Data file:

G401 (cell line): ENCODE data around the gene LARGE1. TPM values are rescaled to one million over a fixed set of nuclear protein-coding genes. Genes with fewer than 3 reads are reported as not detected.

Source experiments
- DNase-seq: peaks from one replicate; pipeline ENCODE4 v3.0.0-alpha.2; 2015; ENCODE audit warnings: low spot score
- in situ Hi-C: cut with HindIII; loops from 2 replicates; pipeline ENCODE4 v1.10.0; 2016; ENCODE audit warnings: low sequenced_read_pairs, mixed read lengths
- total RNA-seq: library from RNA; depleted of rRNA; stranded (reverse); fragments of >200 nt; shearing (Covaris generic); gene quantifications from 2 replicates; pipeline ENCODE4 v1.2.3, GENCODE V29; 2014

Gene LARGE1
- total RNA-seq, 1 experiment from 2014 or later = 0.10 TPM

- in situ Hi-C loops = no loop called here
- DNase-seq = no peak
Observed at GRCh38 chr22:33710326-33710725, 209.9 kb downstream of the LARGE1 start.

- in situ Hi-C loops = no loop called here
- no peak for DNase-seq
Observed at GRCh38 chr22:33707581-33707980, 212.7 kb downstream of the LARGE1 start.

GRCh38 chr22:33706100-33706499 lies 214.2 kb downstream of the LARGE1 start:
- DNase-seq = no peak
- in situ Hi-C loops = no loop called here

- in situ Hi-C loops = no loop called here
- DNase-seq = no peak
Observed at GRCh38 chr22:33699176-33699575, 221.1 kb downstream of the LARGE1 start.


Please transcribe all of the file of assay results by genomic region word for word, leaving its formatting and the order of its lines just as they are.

G401 (cell line): ENCODE data around the gene LARGE1. TPM values are rescaled to one million over a fixed set of nuclear protein-coding genes. Genes with fewer than 3 reads are reported as not detected.

Source experiments
- DNase-seq: peaks from one replicate; pipeline ENCODE4 v3.0.0-alpha.2; 2015; ENCODE audit warnings: low spot score
- in situ Hi-C: cut with HindIII; loops from 2 replicates; pipeline ENCODE4 v1.10.0; 2016; ENCODE audit warnings: low sequenced_read_pairs, mixed read lengths
- total RNA-seq: library from RNA; depleted of rRNA; stranded (reverse); fragments of >200 nt; shearing (Covaris generic); gene quantifications from 2 replicates; pipeline ENCODE4 v1.2.3, GENCODE V29; 2014

Gene LARGE1
- total RNA-seq, 1 experiment from 2014 or later = 0.10 TPM

- in situ Hi-C loops = no loop called here
- DNase-seq = no peak
Observed at GRCh38 chr22:33710326-33710725, 209.9 kb downstream of the LARGE1 start.

- in situ Hi-C loops = no loop called here
- no peak for DNase-seq
Observed at GRCh38 chr22:33707581-33707980, 212.7 kb downstream of the LARGE1 start.

GRCh38 chr22:33706100-33706499 lies 214.2 kb downstream of the LARGE1 start:
- DNase-seq = no peak
- in situ Hi-C loops = no loop called here

- in situ Hi-C loops = no loop called here
- DNase-seq = no peak
Observed at GRCh38 chr22:33699176-33699575, 221.1 kb downstream of the LARGE1 start.